The period of turbulence included the Hundred Flowers period and the subsequent crackdown on intellectuals, the Great Leap Forward and the subsequent famine, and above all, the ‘ten terrible years’ of the Cultural Revolution. This period left two lasting legacies. First, it created a deeply-held and widely-shared scepticism about policy announcements. The zig-zag policies followed during those years, and the repeated crackdowns on those who had taken the previous policy literally, made people wary of speaking their minds and of using the opportunities that were offered to them. This way of thinking in the future perfect tense rather than in the present has been reinforced by the fact that Chinese law does not exclude retroactive legislation.

The second legacy of the Cultural Revolution is the low work morale. According to Andrew Walder, in Communist Neo-Traditionalism, this period saw ‘the emergence of indulgent patterns of authority’ in the workplace. ‘Out of a mixture of indifference, fear, and considerable demoralisation of their own, and knowing that they could not attack the source of the problems by raising wages or restoring prohibited bonuses,’ he says, managers ‘did little to enforce work discipline’. These attitudes still survive. Although it is doubtful whether workers believe in the collectivist ideology, they use it as a weapon against managerial efforts to extract more labour from them.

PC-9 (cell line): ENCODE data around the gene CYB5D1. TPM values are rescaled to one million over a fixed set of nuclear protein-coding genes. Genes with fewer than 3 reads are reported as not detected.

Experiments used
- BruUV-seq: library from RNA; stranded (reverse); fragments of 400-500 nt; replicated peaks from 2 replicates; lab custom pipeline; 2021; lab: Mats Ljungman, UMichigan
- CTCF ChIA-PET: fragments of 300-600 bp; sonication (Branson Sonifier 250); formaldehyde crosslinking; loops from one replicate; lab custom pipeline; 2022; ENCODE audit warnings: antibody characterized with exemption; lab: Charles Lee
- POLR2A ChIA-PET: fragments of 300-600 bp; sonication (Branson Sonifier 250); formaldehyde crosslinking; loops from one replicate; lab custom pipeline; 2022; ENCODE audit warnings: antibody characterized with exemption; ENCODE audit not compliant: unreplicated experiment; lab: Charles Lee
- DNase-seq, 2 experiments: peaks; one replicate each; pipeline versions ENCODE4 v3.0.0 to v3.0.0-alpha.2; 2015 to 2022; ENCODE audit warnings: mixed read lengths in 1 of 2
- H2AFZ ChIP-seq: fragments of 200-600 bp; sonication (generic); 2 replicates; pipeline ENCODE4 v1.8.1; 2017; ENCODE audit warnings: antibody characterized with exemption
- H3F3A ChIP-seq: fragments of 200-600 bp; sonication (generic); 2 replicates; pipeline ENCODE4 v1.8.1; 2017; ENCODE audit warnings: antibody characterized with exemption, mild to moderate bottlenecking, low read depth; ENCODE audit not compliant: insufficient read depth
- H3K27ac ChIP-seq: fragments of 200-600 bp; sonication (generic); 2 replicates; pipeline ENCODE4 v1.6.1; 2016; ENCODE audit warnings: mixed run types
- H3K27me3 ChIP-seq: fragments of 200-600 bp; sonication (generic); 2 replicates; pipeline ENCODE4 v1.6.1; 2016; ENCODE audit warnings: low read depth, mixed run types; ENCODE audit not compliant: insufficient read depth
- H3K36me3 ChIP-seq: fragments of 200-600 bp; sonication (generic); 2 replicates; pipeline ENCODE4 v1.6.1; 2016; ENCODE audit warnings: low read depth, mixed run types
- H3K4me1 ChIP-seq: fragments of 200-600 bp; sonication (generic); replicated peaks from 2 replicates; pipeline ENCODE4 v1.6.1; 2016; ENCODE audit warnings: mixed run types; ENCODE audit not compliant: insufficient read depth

The third period is the reform movement from 1978 to the present. The reforms began in agriculture, where the re-introduction of private farming was immediately and strikingly successful. Industrial reform presented an immensely more complicated problem. One of the difficulties stems from the agricultural success story, which created unrealistic expectations about the pace of progress in industry. More important were the intrinsic economic and political problems, which created stop-go patterns and thus contributed to the general climate of uncertainty.

Today, there are five main types of industrial enterprise.

1. State enterprises are directly under the control of an industrial bureau, but need not be directly under the central government. In Shanghai, for example, state enterprises have contracts with the city government, which in turn has a contract with the central government. The core of the contract specifies the amount of profit to be handed over to the Government, usually calculated as a percentage of realised total profits in the previous year or years. In addition, the contract might specify the total wage fund; the part of the output that is to be exported; the expected rate of productivity increase; the development of new products; the proportion of retained profits to be allocated to investment, bonuses and welfare benefits (usually 40-30-30). Today, the contract rarely specifies physical quotas to be realised. These enterprises sell most of their production at prices which are set by the state, although they are increasingly allowed to sell part of their products at (more or less) free-market prices. Workers have low wages, but full job security (see below) and extensive welfare benefits.

2. Collective enterprises proper are owned by a corporate entity, which can be a neighbourhood (e.g. a street committee), a commune or brigade, a local government or a state enterprise. Their products are sold at market prices. Workers and managers have higher incomes than in the state industries, but less security and fewer benefits.